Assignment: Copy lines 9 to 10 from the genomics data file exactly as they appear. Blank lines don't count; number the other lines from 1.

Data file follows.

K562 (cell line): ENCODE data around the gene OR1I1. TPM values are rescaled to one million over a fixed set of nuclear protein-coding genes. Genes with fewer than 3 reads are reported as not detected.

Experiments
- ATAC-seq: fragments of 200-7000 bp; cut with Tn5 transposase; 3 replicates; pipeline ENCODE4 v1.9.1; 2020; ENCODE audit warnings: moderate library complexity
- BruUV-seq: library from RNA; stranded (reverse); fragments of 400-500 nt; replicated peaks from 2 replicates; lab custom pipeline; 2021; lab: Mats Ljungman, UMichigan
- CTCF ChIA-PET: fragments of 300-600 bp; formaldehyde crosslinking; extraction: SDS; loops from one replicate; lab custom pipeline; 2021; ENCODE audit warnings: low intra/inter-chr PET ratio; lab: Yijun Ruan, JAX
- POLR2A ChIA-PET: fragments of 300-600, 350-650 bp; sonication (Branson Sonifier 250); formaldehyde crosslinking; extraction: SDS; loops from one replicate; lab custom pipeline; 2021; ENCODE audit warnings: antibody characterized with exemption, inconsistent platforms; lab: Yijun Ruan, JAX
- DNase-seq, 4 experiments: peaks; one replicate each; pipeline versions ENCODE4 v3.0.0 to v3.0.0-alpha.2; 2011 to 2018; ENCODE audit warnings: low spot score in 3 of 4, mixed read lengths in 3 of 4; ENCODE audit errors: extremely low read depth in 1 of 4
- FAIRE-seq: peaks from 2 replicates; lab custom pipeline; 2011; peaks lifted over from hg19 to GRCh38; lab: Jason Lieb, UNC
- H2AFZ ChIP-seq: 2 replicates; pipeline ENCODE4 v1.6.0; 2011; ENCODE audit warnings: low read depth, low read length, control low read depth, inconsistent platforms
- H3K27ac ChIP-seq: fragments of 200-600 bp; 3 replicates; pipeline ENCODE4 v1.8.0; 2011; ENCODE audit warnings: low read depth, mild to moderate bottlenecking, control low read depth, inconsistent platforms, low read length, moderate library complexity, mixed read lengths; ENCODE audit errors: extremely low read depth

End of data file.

- H2AFZ ChIP-seq: 2 replicates; pipeline ENCODE4 v1.6.0; 2011; ENCODE audit warnings: low read depth, low read length, control low read depth, inconsistent platforms
- H3K27ac ChIP-seq: fragments of 200-600 bp; 3 replicates; pipeline ENCODE4 v1.8.0; 2011; ENCODE audit warnings: low read depth, mild to moderate bottlenecking, control low read depth, inconsistent platforms, low read length, moderate library complexity, mixed read lengths; ENCODE audit errors: extremely low read depth